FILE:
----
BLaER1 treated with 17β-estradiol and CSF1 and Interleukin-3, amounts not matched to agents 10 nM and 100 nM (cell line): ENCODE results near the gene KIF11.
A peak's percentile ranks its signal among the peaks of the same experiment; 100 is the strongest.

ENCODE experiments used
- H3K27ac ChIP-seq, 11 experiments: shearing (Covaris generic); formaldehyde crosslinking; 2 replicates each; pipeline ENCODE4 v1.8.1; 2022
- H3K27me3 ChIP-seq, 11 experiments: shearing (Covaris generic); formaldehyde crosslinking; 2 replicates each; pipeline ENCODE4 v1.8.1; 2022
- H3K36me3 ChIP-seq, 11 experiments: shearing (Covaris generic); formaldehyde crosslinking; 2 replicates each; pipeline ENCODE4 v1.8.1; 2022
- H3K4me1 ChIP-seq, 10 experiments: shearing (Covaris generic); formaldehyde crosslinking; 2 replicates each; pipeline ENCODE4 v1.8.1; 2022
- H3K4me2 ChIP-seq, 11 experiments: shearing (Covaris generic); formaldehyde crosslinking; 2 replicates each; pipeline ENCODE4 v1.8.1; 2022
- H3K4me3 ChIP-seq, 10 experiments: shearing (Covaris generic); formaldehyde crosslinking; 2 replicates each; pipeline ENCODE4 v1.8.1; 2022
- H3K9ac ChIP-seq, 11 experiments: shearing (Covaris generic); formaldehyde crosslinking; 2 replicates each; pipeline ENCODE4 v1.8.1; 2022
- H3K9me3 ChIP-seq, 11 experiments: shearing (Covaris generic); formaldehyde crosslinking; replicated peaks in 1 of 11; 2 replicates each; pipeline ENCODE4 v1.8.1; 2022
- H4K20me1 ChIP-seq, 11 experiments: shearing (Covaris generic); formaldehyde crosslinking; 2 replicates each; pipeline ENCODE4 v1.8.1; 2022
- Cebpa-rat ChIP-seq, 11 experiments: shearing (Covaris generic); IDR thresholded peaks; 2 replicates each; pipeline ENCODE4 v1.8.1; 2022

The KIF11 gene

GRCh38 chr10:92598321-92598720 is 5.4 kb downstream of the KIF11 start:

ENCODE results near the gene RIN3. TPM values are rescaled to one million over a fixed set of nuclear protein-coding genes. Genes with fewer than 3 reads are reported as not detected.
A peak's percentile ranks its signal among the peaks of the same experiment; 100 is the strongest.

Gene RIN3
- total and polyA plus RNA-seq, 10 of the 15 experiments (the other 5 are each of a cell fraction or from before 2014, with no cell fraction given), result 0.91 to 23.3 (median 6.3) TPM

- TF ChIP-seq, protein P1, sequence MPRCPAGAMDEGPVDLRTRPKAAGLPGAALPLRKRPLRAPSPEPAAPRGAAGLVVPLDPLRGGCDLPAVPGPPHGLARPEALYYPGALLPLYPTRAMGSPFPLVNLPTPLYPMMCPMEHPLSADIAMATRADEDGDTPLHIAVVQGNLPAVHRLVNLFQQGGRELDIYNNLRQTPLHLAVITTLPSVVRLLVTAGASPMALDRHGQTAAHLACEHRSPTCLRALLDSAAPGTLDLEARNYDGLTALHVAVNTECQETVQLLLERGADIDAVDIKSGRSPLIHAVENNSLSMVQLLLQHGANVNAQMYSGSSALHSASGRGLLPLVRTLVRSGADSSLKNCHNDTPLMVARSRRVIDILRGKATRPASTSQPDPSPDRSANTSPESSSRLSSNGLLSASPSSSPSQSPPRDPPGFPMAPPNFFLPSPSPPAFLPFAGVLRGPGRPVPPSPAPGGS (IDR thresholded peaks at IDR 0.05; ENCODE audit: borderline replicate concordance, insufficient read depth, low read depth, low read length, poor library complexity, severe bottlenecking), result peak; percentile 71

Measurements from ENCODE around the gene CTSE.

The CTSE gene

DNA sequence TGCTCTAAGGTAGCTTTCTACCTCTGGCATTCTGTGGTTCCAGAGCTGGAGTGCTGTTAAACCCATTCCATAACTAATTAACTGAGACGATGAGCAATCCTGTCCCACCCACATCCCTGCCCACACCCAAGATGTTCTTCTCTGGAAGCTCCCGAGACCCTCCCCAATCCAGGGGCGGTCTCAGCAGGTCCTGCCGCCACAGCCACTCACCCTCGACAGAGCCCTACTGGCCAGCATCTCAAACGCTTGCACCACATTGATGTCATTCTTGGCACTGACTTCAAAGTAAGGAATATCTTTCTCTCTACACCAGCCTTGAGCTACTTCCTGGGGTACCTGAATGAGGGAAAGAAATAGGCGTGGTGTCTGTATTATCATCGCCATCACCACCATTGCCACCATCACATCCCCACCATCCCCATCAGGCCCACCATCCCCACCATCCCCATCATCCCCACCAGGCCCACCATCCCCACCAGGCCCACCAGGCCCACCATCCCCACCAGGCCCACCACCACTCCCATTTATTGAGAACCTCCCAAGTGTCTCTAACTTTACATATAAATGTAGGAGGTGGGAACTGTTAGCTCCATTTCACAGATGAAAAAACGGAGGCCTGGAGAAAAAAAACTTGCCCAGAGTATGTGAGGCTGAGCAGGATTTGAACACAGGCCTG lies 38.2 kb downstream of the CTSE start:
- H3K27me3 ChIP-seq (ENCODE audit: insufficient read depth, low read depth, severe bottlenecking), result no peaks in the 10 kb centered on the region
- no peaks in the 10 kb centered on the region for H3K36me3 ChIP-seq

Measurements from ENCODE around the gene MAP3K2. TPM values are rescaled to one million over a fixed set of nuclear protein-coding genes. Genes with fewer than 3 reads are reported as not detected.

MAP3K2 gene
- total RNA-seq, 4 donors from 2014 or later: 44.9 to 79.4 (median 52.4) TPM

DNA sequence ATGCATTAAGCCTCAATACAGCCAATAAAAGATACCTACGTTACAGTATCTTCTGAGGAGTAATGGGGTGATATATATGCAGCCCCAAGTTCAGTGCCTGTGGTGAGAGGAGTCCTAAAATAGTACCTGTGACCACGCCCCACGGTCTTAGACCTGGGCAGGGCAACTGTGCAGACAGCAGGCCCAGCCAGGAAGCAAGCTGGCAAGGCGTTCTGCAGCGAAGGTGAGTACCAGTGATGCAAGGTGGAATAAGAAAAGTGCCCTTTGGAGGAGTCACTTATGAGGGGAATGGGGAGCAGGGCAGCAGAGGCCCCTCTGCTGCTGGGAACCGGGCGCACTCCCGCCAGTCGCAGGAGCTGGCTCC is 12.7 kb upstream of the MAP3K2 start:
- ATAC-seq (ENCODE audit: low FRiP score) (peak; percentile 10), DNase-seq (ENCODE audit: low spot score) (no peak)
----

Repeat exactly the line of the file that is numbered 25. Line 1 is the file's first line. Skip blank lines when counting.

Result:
- no peaks in the 10 kb centered on the region for H3K36me3 ChIP-seq